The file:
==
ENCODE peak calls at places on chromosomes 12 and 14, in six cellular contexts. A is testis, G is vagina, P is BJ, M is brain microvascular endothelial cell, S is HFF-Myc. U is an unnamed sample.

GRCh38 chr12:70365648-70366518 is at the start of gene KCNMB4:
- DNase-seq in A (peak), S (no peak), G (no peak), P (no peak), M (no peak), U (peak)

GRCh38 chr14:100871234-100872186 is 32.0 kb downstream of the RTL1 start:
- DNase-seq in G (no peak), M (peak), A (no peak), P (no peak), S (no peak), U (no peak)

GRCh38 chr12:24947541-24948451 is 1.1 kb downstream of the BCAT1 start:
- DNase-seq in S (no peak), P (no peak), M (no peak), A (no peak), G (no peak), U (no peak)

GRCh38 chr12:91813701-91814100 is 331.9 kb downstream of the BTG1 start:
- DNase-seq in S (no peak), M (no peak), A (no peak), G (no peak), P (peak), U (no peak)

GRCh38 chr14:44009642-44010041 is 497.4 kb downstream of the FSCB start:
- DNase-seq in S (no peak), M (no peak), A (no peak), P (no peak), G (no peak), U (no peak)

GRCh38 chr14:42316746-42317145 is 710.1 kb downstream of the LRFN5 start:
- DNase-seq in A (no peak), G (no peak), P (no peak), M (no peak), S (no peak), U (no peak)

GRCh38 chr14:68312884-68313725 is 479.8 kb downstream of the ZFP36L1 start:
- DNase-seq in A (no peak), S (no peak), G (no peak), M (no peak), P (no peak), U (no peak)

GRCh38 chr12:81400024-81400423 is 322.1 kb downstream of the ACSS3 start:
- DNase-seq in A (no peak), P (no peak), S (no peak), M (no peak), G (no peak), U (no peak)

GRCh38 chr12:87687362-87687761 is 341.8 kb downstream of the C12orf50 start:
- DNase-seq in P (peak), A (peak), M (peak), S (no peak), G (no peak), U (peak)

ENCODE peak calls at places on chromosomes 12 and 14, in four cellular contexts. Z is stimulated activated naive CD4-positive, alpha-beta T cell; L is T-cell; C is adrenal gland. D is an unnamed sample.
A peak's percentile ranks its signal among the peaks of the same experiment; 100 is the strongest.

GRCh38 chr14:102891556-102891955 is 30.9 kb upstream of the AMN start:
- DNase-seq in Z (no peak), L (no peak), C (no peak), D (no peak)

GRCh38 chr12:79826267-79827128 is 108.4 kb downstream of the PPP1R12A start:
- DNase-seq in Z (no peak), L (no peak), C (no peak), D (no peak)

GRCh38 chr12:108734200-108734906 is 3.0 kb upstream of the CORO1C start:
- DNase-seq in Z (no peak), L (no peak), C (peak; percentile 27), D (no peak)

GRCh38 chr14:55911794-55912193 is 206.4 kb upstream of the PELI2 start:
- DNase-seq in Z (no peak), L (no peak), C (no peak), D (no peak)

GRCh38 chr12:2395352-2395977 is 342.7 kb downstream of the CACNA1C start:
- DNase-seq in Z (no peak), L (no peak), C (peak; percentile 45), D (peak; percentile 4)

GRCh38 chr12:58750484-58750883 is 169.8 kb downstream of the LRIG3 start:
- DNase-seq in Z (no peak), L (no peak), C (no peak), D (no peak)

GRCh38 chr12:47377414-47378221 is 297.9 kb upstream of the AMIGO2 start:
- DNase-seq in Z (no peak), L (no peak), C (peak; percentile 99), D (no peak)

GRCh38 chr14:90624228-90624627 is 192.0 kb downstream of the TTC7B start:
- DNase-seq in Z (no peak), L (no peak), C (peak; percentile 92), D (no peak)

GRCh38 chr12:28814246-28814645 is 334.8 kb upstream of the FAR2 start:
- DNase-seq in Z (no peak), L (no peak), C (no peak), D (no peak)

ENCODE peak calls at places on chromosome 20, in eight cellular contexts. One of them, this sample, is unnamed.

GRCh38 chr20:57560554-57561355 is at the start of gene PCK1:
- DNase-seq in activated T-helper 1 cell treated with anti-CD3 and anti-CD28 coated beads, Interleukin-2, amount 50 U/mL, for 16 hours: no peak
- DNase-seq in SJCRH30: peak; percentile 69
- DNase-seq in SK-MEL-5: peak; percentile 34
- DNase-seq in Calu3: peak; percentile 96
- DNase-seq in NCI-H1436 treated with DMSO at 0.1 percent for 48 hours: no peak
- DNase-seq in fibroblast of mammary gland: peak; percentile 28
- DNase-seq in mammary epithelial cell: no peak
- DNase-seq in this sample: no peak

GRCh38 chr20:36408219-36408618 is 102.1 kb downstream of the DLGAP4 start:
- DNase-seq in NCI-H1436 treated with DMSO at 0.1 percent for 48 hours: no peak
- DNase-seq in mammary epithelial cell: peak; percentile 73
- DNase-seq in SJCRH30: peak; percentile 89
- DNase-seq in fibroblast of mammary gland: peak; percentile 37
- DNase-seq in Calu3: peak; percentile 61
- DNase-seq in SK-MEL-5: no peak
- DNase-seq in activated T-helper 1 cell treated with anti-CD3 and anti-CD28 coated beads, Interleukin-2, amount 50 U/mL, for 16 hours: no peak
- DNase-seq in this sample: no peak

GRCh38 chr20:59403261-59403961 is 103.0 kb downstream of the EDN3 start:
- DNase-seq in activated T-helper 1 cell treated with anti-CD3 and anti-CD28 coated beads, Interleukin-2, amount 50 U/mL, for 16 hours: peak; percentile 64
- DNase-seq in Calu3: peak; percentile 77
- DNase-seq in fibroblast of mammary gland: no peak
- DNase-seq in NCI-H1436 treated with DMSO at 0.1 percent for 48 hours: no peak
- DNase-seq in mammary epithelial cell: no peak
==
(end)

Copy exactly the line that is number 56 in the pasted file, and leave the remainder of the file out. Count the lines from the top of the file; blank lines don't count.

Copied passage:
- DNase-seq in SK-MEL-5: no peak